Should you eat 10-a-day, and how much is that anyway?

Should you eat 10-a-day, and how much is that anyway?

The study

A few days ago a new study was published saying that “Eating more fruits and vegetables may prevent millions of premature deaths”. The media message was that we should eat “10 portions of fruit/veg per day”. But what did the paper really say, and how much is this “10-a-day” anyway?

What the study did was looking at a large number (92) of other studies on this topic. The study does not actually mention “10 portions”, instead they looked at fruit and veg intake up to 800g/day. This is twice the official UK recommendation of 400g/day, hence the “10-a-day”. For comparison, the US recommendation is “1.5–2.0 cups of fruit and 2–3 cups of vegetables daily”, and as a cup is 240ml, this is considerably more than 400g/day.

I have read the paper and I think this is a reliable study with a sound methodology. The main uncertainty I think comes from the fact that in the individual studies (what they call “cohort studies”), the amounts of fruit and vegetables consumed are self-reported by the participants using food-frequency questionnaires. This has been shown to lead to overestimating the consumption due to “social approval bias” (eating more fruit is good). It is not clear if the cohort studies corrected for this factor; in any case this would not change the observed trends.

What about the health benefits?

The paper shows that the relative risk of death from coronary heart disease, stroke and cancer is lower for people who eat more fruit and vegetables. As you can see from the figure below (Fig. 6 in the paper), eating 400g/day (“5-a-day”) already leads to a significantly lower risk.

To put this into perspective, the relative risk of death from coronary heart disease for men of age 40-44 due to smoking is 6.3. That means that smoking increases your risk by more than 6 times compared to not smoking. By comparison, eating 800g/day instead of 400g/day reduces your relative risk from 0.75 to 0.70 compared to eating no fruits or vegetables at all.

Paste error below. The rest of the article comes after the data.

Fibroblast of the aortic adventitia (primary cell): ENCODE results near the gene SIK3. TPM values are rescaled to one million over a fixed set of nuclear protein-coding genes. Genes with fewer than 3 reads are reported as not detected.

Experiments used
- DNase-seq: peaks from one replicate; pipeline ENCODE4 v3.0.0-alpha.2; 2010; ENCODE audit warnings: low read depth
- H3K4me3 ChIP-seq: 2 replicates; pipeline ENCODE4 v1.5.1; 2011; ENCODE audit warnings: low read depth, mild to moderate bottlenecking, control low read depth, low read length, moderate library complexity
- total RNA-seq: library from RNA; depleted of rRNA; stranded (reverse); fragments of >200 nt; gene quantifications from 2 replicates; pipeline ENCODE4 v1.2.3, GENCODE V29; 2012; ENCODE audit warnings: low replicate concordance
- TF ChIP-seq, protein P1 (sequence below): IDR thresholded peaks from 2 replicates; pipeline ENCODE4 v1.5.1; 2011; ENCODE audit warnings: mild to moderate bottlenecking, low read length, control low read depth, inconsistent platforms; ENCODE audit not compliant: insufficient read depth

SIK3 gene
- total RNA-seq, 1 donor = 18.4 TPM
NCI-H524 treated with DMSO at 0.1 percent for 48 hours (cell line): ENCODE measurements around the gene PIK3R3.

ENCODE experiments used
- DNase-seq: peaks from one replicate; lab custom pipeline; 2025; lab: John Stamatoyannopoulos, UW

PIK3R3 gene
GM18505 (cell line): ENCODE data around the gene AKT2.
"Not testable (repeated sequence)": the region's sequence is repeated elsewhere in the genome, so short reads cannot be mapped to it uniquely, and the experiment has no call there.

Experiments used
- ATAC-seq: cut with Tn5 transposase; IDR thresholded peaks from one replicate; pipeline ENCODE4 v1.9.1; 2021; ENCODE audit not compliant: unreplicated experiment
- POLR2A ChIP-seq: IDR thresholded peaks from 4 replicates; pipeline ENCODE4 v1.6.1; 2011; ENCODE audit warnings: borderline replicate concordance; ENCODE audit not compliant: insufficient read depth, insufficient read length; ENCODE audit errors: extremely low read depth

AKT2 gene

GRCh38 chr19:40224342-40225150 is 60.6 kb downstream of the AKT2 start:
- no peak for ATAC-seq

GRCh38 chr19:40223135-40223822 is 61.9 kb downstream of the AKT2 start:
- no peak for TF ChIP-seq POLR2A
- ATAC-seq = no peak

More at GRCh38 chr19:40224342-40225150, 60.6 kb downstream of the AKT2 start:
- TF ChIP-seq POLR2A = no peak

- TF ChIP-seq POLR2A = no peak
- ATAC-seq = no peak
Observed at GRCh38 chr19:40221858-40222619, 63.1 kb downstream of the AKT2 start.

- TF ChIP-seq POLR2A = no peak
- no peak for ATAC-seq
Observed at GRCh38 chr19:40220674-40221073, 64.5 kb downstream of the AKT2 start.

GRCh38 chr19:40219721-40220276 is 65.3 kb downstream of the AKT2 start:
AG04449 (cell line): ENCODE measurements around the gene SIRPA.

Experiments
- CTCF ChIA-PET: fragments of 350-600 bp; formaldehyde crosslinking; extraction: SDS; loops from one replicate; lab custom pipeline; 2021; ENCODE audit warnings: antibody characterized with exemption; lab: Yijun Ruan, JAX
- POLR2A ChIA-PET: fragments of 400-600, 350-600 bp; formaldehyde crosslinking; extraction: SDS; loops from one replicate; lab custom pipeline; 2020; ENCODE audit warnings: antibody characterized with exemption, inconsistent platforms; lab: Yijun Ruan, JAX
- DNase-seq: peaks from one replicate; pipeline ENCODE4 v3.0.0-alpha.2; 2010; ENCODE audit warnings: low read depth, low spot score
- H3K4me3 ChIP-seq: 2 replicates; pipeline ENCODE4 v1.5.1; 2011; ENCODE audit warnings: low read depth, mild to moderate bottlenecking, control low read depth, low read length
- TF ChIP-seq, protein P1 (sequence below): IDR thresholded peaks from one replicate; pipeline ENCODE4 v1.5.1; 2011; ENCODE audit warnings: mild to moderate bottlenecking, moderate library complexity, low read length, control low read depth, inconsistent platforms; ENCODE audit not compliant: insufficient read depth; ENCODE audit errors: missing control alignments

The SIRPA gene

Fruits, vegetables and all-cause mortality, non-linear dose response

The key message of paper is that, assuming there is a causal link, then the percentage of deaths per year due to coronary heart disease, stroke and cancer that could have been avoided by eating 800g fruit/veg a day was 9%, whereas for 500g fruit/veg a day it was 6% (in the UK). So increasing intake from 500g/day to 800g/day would result in 3% fewer deaths, or 14,000 deaths prevented (total number of deaths from these causes was 315,000/year in the UK). The unknown factor is of course if the reduced risk is only because of the diet or if people who eat more fruit and vegetables have lower risks due to other causes as well.

Is 800g/day a lot or not?

A typical Quick & Tasty meal contains about 300g vegetables per person.

A piece of fruit (say an orange, apple or a banana) typically weighs 100-200g, so two pieces of fruit a day is on average 300g.

So eating 600g fruit and vegetables per day is actually very easy to achieve. If your other meals also contain some fruit or vegetables then even 800g/day is really not hard. So don’t be daunted by the “10-a-day’!


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Fuss-free food

 

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